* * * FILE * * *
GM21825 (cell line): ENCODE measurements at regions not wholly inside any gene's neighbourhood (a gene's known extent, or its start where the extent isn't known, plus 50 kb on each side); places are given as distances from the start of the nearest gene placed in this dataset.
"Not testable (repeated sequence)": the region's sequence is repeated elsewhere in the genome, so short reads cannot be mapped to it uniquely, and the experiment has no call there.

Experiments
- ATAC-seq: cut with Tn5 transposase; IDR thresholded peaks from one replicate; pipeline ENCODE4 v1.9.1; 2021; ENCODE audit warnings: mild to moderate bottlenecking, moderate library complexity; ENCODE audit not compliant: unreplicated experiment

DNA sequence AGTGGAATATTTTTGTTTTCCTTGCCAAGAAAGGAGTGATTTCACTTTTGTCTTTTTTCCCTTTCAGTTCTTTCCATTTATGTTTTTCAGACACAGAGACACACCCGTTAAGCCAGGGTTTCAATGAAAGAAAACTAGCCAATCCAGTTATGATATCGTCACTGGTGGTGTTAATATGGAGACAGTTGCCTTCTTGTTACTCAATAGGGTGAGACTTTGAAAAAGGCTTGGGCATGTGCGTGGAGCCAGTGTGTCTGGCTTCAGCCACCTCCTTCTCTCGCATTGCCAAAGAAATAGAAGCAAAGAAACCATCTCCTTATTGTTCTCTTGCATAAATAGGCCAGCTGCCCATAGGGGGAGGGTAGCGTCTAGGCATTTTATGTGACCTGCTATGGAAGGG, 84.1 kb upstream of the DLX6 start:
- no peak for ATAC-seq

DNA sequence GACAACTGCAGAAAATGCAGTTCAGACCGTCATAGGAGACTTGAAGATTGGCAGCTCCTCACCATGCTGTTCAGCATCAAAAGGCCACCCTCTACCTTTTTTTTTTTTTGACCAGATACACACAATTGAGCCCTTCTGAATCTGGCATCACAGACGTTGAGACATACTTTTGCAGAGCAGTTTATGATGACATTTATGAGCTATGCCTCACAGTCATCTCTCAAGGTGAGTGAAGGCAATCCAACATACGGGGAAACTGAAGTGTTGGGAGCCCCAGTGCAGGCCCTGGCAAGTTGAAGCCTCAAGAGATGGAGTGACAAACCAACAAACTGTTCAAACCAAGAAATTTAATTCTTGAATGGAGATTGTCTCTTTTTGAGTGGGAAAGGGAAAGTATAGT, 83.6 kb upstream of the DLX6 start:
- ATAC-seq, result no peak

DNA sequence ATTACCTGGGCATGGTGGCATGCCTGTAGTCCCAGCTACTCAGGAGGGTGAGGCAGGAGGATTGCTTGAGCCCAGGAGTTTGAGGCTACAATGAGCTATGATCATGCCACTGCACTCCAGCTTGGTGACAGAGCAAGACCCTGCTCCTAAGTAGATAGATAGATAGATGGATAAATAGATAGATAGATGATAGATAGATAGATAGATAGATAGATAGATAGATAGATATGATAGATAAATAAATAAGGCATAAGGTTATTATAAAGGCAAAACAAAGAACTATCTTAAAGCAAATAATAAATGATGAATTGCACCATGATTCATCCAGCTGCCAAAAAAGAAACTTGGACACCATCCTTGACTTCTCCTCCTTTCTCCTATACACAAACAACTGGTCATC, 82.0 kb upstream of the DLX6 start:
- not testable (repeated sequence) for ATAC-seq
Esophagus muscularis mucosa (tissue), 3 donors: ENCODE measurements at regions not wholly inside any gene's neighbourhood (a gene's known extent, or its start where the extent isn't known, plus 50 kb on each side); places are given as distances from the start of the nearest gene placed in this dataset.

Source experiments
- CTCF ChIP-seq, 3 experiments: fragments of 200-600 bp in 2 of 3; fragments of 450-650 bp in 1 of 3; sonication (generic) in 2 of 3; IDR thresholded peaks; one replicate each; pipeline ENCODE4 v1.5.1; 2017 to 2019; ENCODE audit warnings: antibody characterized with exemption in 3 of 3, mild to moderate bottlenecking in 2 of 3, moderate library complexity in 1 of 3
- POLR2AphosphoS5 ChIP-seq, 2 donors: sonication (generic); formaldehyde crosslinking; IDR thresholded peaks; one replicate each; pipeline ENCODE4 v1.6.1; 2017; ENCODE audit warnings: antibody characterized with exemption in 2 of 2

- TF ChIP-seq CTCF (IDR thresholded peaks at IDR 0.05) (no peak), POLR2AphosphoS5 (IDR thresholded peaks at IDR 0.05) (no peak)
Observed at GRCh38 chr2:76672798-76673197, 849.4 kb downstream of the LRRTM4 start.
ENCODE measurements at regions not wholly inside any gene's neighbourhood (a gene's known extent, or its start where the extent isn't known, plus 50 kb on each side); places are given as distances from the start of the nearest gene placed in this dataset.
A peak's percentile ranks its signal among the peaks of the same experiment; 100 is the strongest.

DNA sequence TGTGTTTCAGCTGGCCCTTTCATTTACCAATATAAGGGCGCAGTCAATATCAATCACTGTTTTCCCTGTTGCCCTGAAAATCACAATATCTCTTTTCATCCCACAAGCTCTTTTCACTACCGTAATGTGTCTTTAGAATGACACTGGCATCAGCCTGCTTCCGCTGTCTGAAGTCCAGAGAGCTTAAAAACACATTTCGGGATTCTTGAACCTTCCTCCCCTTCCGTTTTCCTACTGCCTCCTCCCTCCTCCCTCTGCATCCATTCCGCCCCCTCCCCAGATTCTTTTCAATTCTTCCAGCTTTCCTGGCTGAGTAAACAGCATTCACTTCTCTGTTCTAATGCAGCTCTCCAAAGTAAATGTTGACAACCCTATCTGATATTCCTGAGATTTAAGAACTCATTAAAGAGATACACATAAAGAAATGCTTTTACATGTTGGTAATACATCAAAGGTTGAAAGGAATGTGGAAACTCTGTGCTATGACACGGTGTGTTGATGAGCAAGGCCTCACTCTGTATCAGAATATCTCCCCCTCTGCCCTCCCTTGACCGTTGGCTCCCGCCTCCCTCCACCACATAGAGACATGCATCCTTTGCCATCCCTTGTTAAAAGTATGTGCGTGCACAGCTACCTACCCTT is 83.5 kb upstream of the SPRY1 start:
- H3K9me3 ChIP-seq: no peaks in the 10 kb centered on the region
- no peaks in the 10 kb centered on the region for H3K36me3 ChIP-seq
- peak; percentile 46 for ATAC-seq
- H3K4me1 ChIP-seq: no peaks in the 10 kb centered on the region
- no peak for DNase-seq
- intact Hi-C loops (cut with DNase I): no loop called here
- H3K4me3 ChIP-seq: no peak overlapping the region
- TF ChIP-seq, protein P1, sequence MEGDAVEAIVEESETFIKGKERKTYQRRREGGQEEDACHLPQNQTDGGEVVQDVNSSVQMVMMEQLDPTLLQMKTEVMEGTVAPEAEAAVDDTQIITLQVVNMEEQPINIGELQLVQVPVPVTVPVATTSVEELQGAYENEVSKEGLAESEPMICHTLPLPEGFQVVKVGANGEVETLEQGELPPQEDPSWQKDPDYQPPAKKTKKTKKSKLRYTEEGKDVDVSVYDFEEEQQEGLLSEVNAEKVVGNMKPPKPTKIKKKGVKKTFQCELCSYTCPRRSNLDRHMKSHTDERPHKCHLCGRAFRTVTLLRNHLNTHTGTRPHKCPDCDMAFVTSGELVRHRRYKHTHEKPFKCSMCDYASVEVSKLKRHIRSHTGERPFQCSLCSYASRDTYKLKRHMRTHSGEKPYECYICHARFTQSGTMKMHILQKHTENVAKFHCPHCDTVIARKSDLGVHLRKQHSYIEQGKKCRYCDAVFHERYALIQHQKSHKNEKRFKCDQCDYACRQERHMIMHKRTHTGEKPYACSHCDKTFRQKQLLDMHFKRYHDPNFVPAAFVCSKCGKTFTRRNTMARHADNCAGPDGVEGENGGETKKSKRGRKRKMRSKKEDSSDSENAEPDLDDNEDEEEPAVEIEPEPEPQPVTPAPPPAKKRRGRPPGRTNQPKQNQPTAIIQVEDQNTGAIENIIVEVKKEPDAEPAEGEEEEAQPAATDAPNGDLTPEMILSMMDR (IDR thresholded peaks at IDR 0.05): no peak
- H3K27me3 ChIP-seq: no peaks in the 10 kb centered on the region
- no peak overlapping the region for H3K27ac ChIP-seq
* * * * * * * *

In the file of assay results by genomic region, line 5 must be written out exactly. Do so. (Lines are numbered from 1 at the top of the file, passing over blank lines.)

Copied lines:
DNA sequence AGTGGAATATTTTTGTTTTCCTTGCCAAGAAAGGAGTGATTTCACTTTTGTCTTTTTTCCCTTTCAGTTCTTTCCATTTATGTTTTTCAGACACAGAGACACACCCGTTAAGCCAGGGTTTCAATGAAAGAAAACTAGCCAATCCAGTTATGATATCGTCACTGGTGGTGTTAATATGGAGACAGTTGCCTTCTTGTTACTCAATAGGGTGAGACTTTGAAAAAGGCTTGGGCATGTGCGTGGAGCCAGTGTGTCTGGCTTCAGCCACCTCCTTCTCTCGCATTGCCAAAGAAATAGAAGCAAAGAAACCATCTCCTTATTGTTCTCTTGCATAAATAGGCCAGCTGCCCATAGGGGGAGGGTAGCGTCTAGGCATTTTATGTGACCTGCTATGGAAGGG, 84.1 kb upstream of the DLX6 start: